England v Australia, Third Test, Edgbaston, Days Two and Three, 30 and 31 July 2015

I explained in the preceding entry, about our travel day, that Ivan Meagreheart (my smart phone) wrote the Edgbaston Test match reports for King Cricket in 2015.

Ivan The Smart Phone Reporting
Ivan The Smart Phone Reporting

This is a link to Ivan’s Day Two match report, which was published by King Cricket on 22 June 2016.

This is a link to Ivan’s Day Three match report, which was published by King Cricket on 11 July 2016.

I couldn’t have put this stuff better myself…

…no, really…

…so I think I should simply let Ivan tell the tale.

A link to the scorecard might help demystify the material for the less well-informed reader – here.

Everybody loves a happy ending.

England v Australia, Third Test, Edgbaston, Day One, Travelling Not Watching, 29 July 2015

We didn’t attend Day One of the Edgbaston test on this occasion, as the test started on a Wednesday. We booked our traditional Heavy Rollers Thursday and Friday at Edgbaston.

With the benefit of hindsight, it would have been great to have booked Wednesday through Friday, but you can’t have everything.

Ivan The Smart Phone Reporting
Ivan Meagreheart The Smart Phone Reporting

Ivan Meagreheart, my smart phone, took up the King Cricket reporting duties for the whole of this Edgbaston adventure. In June 2016 King Cricket published Ivan’s report on our travelling day, Day One, here.

Ivan summed it up very well, I don’t think I could possibly improve on Ivan’s piece.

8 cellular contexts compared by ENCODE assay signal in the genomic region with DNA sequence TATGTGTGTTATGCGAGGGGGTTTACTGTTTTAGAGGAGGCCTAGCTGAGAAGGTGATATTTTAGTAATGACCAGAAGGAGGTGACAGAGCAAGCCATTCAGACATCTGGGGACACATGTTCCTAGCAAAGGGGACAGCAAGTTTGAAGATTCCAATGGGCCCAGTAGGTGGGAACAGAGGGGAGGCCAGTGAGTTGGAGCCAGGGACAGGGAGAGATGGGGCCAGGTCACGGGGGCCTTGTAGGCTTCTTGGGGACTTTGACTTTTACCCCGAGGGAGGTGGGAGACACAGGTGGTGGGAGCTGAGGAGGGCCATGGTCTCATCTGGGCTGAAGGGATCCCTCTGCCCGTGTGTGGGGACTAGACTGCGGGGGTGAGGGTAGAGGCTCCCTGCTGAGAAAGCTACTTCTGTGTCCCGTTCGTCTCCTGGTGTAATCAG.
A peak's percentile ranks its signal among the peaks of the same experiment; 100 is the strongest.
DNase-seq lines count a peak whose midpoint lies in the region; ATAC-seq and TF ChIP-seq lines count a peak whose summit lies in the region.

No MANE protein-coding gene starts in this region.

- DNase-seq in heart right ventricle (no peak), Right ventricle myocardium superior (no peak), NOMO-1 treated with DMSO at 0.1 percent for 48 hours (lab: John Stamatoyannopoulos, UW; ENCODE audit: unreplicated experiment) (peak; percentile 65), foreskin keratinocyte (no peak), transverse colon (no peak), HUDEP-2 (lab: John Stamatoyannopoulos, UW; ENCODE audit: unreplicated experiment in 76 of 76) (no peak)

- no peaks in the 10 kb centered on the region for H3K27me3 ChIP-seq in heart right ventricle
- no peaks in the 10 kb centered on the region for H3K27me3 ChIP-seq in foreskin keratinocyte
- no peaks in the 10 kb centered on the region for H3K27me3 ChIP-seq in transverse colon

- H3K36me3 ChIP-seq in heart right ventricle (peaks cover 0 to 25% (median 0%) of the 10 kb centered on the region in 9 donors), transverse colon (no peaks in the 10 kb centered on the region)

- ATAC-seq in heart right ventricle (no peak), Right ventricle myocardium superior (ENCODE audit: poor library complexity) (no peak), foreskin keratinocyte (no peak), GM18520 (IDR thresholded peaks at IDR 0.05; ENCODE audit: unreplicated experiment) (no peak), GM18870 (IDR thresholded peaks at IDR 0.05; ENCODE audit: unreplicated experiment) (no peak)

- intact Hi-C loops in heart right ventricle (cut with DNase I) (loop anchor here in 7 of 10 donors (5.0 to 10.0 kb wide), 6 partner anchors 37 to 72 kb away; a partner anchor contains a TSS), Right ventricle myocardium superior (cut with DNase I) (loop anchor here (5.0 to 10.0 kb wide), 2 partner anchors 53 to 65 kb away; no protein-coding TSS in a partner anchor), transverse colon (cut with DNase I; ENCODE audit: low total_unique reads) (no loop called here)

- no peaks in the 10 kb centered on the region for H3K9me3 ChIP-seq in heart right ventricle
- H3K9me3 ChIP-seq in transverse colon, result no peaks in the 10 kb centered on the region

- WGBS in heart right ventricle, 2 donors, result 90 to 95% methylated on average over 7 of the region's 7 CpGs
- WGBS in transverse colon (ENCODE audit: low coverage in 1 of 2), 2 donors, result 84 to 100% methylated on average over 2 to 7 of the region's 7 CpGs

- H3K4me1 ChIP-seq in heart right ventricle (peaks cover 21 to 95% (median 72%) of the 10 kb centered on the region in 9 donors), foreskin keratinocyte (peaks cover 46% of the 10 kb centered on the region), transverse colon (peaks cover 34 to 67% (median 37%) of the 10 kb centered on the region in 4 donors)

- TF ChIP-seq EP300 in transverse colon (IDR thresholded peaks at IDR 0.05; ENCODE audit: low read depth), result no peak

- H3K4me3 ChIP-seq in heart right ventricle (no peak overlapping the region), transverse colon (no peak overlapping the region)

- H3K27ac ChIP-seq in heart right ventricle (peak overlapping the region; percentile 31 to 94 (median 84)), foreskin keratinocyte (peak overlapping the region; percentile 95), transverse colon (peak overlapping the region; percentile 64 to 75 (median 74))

Ivan’s reports on Days Two and Three will no doubt go up on King Cricket in the fullness of time and will then find their way onto Ogblog.

Aquilonis, Trio Mediæval, Wigmore Hall Lates, 24 July 2015

Trio Mediæval are the Norwegian early music answer to Bananarama. Need I say more?

We’d seen them at the Wigmore Hall before, bought one of their albums and everything.

Now they were back for one of those midsummer Wigmore Lates, to perform Aquilonis: a musical journey from Iceland to the Mediterranean via the coasts of Scandinavia and England.

Click here for the Wigmore Hall Stub for the concert.

They were also to be followed in the bar by live music (unspecified on the site). I have a funny feeling none emerged that evening, although there might have been a combo who played without handing out any notes.

We arranged to go and see the Sonia Delaunay at the Tate Modern earlier – click here for that piece – then eat at the Tate Modern, then leg it back across town.

What could possibly go wrong?

Nothing. That’s the simple answer. The logistics and timings worked perfectly.

The Trio Mediæval concert was delightful. Not as jaw-droppingly wonderful as the “Words of the Angel” concert we saw some years ago; that album – click here – we still listen to a lot. But still delightful.


Sonia Delaunay, Tate Modern, 24 July 2015

What an amazing evening we lined up.